Art Basel: Miley Cyrus Gets High and Performs in a Silver Wig
"Damn, I'm so high right now. But, you know, so is the whole front row!"
In its 13-year history, Art Basel Miami Beach has earned a reputation for its competitive partygoing, with a host of high-profile events sending would-be revelers scurrying for invites. No invite has more coveted than Wednesday night's Miley Cyrus performance at the Raleigh Hotel, the latest in Jeffrey Deitch’s series of concerts in the back garden of the resort (previous performers include Santigold, LCD Soundsystem and Devenda Banhart). This go-round, Deitch shared hosting duties with Tommy Hilfiger and V Magazine, which currently sports the pop starlet on its cover.
While the singer was scheduled to take the stage at 11 p.m. sharp, Miley-madness started at 5 p.m., when the 1,000 extra RVSPers required an early check-in for wristbands, starting a temporary fashion craze up and down the beach. By the time the doors opened at 10 p.m., there were already hordes lining 18th Street from the beach to Collins Avenue. Those lucky few who did make it into the garden found the trees colonized with babydolls wearing glow-in-the-dark raver necklaces, while the cabanas were converted into makeshift exhibition spaces for the pop star’s art work, which consists of a lot of playful Photoshopping and quotations from the singer’s online trolls.
At 11:01 pm, a hush fell over the crowd, the lights switched off, and Dave Chapelle’s voice crackled over the speakers: "I’m Rick James, bitch…!"
Just like that, the beat to James’ “Super Freak” kicked in. Cyrus bounded onto the stage in a long silver wig with a halter top and thong to match, and began to gyrate with a very tall, very shapely dancer, whose magnificent breasts were proudly on display as she and Cyrus took turns humping one another.
It was a raucous start to a night of mostly covers, as the singer belted out classic gems like Led Zeppelin’s “Babe, I’m Going to Leave You” and Johnny Cash’s “Boy Named Sue.” The latter found her prancing and posturing over the stage, throwing in the occasional hillbilly kick for good measure. While the crowd was eating up her every move, not so many were singing along. “What, you guys don’t like Johnny Cash?” Cyrus hollered. “Who are you people?”
“Y’all thought you were all coming here to this respected place, but you can’t get away from me,” she teased, before taking a more somber moment to address some “shitty things” that had happened to her over the past year, namely the death of her beloved dog. “This year has constantly challenged me,” she confessed. “I know you just want me to shake my ass, but I just want to say, I’m here today because it’s meant so much that my friend Jeffrey has been so open to my work as an artist.”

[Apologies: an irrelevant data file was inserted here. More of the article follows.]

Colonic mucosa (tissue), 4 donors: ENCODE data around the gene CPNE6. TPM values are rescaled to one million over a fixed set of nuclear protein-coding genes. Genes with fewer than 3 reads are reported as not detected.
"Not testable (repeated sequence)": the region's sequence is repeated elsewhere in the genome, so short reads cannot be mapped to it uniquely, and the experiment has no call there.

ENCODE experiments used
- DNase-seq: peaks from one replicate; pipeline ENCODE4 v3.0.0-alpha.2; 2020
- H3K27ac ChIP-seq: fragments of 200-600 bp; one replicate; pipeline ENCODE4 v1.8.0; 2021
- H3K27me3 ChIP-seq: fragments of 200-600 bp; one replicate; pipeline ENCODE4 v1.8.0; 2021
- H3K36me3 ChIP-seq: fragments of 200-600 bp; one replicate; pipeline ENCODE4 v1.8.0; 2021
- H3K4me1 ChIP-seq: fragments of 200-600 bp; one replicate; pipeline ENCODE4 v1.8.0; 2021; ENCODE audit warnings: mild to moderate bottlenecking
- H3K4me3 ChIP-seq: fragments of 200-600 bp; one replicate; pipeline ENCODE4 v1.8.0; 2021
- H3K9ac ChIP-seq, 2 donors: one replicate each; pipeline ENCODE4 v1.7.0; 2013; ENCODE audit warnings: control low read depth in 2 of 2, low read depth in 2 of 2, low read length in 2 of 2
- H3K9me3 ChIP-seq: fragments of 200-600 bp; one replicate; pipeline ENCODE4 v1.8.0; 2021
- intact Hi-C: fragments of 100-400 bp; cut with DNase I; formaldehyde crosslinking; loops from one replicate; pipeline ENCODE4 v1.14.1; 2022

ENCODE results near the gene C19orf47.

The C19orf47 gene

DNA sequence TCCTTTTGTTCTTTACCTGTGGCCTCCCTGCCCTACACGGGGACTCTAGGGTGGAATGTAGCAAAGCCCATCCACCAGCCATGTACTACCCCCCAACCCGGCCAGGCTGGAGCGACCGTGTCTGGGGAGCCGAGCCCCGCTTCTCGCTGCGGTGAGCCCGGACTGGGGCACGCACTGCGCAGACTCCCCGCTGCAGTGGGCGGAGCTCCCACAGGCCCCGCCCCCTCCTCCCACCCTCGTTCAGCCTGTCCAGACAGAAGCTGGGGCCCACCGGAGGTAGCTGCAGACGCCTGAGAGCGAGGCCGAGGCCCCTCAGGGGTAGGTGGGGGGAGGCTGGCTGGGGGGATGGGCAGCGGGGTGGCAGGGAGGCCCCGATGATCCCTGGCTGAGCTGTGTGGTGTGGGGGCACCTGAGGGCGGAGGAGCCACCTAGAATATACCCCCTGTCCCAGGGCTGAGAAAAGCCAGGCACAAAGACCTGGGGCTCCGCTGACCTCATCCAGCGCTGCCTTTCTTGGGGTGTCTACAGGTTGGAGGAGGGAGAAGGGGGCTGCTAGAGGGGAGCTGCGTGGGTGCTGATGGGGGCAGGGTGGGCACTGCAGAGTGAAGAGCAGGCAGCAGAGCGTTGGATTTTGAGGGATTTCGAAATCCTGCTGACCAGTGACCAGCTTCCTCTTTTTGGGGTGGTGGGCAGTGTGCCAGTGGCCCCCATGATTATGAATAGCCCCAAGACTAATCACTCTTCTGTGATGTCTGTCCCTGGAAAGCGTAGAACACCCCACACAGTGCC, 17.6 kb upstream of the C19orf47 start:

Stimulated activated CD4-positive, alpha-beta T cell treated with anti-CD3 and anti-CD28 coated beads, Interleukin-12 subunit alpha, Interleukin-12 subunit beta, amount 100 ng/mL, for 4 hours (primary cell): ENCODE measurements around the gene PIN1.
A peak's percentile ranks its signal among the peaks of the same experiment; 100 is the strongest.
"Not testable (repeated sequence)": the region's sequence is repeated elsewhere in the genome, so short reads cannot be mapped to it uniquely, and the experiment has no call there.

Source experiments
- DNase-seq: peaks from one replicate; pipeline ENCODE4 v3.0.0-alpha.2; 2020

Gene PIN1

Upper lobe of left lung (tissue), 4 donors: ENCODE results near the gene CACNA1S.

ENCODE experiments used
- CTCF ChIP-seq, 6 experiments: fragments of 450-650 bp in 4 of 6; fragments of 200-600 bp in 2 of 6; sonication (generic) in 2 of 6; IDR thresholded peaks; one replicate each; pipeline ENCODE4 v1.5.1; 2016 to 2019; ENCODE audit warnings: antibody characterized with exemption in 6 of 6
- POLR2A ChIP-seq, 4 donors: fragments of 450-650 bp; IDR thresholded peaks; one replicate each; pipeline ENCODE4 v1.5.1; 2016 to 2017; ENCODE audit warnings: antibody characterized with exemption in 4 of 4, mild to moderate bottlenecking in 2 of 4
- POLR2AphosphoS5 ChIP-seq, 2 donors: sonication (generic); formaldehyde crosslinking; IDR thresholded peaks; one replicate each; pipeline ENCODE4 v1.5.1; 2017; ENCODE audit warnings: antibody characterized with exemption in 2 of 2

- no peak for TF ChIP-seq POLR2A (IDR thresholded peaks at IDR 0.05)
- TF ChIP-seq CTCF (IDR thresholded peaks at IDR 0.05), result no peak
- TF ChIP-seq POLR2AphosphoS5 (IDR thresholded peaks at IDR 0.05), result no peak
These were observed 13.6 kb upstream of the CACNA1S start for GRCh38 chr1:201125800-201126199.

During her performance, band members and other more ambiguous figures bobbed around the stage in big plush costumes, including a mushroom, a shark and a giant penis. At one point, Wayne Coyne, frontman of the Flaming Lips, appeared onstage, his head poking out of one end of a giant rainbow. Cyrus slipped into the other, and together they let loose with “Lucy in the Sky with Diamonds” as the song was meant to be performed, replete with strobe lights and cannons pelting the audience with sparkling confetti, bubbles and fake dollar bills minted with her face pasted over George Washington’s, her tongue stretched out almost all the way down to the elder statesman’s frilly collar.
“I don’t normally drink or smoke weed before a performance,” Cyrus admitted to the audience during one break. “Buuutttttt … you guys seem chill.” She then lit up a spliff, passing it around to the fans in the front row while Coyne started in on the first lines of another Beatles standard, “A Day in the Life.” After the song, she confessed, “Damn, I’m so high right now. But, you know, so is the whole front row!”
The set rounded out with the Flaming Lips’ “Evil” and Cyrus’ “Love Money Party,” after which Coyne came out to unloose a giant silver balloon reading "FUCK YEAH BASEL." If that doesn’t sum up this year’s Art Basel zeitgeist, what does?